Documentary following the police department in Flint, Michigan as they struggle with dwindling resources and crumbling infrastructure in a community crippled by violence and a contaminated water crisis.
Twenty-five years after the verdict in the Rodney King trial sparked several days of protests, violence and looting in Los Angeles, filmmakers examine that tumultuous period through rarely seen archival footage.
John D. Barnett
An excellent look at revamping a troubled urban police department.
"The Force" is Peter Nicks second film in a trilogy of films in which he investigates the interaction between community and institution; the institutions that effect our daily lives, e.g., health, security, and education. In his first film, "The Waiting Room", Nicks portrayed a day and night in an Oakland hospital emergency room. In "The Force", Nicks and his team go inside the Oakland Police Department, investigating just how it is working to comply with a decade+ old federal oversight ruling, which was instigated after years of abuse and corruption.
The Oakland Police Department has made national headlines in recent years, yet it is not so dissimilar to other urban police departments, which is why "The Force" works as a documentary about the connection between community and it's protectors across the whole of the country. At the opening, when the new recruits gather to say a Christian prayer, I was skeptical. Would this be a love story to the police force? But once I settled in, this documentary proved it was attempting to show the facts, for good or ill. While I do believe that Nicks allowed the OPD to display their good side, he did not let them hide their dirt either. When emotions run high, it is difficult to stand back and show both sides fairly, but I think Nicks did just that.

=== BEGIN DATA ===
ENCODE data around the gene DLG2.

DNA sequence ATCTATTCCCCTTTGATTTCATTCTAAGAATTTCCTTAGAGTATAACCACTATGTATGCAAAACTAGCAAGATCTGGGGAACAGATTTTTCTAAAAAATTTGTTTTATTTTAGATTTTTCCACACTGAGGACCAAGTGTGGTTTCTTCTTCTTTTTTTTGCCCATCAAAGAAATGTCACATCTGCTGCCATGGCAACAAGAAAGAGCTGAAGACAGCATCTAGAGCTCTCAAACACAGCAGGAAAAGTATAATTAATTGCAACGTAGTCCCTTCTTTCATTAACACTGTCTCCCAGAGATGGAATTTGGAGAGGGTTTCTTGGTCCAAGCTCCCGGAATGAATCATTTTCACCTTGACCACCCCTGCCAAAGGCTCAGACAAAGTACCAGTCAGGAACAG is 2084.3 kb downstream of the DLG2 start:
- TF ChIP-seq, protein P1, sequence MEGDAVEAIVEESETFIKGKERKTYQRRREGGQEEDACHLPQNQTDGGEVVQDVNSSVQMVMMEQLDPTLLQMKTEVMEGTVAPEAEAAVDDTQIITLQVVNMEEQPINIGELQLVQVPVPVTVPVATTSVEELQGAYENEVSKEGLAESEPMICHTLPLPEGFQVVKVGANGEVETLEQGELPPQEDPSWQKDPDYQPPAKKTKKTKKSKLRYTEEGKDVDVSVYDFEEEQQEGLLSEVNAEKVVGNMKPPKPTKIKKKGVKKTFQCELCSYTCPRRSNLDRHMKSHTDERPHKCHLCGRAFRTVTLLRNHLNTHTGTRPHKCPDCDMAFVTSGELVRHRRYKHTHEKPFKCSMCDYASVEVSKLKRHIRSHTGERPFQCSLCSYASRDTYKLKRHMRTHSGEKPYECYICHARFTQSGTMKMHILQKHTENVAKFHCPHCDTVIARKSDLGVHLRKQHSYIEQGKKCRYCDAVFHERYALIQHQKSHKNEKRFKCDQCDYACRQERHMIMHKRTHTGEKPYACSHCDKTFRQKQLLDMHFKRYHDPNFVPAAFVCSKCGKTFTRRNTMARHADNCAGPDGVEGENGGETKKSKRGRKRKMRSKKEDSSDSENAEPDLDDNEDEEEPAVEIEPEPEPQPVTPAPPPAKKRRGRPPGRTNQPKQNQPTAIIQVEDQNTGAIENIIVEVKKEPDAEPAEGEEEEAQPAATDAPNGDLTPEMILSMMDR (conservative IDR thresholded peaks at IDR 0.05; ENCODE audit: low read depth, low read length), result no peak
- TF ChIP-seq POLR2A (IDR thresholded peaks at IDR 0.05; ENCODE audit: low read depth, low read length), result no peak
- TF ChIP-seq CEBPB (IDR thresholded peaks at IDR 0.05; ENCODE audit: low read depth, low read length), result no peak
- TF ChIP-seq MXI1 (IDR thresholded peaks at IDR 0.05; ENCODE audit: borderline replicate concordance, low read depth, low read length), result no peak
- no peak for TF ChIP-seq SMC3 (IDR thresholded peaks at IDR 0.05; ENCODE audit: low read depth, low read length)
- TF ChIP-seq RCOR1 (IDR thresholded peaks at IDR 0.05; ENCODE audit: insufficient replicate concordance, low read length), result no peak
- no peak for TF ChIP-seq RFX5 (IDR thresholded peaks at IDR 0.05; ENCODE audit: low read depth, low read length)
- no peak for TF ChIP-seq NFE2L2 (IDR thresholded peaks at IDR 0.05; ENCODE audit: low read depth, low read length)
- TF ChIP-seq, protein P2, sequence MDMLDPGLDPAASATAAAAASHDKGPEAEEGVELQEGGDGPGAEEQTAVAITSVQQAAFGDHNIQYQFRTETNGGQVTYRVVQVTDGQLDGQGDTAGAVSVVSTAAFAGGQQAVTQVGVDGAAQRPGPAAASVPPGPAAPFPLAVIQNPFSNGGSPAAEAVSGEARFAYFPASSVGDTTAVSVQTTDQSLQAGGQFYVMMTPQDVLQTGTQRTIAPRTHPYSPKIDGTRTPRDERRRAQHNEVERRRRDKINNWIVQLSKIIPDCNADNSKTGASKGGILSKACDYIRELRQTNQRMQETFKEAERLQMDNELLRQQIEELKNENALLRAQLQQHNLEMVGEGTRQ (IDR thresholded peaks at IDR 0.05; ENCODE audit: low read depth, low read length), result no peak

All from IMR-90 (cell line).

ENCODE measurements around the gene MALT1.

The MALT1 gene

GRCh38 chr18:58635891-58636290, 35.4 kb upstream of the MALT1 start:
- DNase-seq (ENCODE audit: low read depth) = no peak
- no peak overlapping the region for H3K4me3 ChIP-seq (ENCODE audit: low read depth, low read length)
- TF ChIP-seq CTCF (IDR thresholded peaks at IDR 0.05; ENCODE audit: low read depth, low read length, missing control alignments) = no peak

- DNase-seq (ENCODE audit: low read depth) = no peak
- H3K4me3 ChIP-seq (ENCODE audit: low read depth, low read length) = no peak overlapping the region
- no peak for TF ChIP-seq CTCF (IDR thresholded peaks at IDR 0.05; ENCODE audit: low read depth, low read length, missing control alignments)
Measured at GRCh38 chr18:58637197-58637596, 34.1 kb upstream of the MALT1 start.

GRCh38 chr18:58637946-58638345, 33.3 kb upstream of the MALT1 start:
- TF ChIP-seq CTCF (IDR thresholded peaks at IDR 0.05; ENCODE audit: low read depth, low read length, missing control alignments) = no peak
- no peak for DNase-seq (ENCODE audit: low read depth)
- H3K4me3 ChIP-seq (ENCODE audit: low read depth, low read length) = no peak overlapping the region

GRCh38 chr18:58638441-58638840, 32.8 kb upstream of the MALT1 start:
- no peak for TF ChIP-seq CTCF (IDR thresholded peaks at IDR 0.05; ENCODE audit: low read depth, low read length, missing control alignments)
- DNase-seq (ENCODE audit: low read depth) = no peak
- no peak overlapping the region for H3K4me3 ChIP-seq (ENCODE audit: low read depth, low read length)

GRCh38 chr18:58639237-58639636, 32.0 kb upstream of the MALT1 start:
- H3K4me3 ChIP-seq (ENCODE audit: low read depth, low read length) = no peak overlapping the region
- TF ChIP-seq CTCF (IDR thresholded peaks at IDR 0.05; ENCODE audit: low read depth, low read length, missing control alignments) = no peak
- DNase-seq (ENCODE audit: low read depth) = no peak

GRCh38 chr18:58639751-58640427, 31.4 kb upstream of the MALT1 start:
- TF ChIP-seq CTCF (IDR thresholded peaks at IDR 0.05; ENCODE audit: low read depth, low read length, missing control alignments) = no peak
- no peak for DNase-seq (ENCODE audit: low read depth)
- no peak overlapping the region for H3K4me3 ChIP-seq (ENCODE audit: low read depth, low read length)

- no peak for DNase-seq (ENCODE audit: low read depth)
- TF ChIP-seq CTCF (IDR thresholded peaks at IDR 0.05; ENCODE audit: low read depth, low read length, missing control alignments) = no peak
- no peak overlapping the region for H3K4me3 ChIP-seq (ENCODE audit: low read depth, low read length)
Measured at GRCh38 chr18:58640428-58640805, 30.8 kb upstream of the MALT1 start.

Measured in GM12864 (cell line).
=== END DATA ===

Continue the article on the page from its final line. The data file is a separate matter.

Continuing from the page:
In the Q&A following the film, Nicks explained that "The Force" had wrapped filming and even editing when the news broke that the OPD was involved in an underage prostitution scandal involving multiple officers and a massive cover-up. With little money and time, the entire crew decided to go back and film some more. They had to re-cut the film to include this latest information, which probably impacted the final film a bit for the worse, but added a twist that was absolutely necessary to the narrative. 13 years later, and the OPD is still fighting it's demons.
Like "The Waiting Room", I cannot recommend this film enough. It is a brilliant documentary. Because of the last minute changes, I think it got a bit muddled, but even so, it still managed to produce a stunning look at the relationship between police and community in an urban environment, in a time when we are struggling to find justice and peace. Not to mention, that today with Jeff Sessions vowing to remove these federal oversights, how relevant this movie becomes as we see first hand the importance such oversights have in protecting our most vulnerable people.
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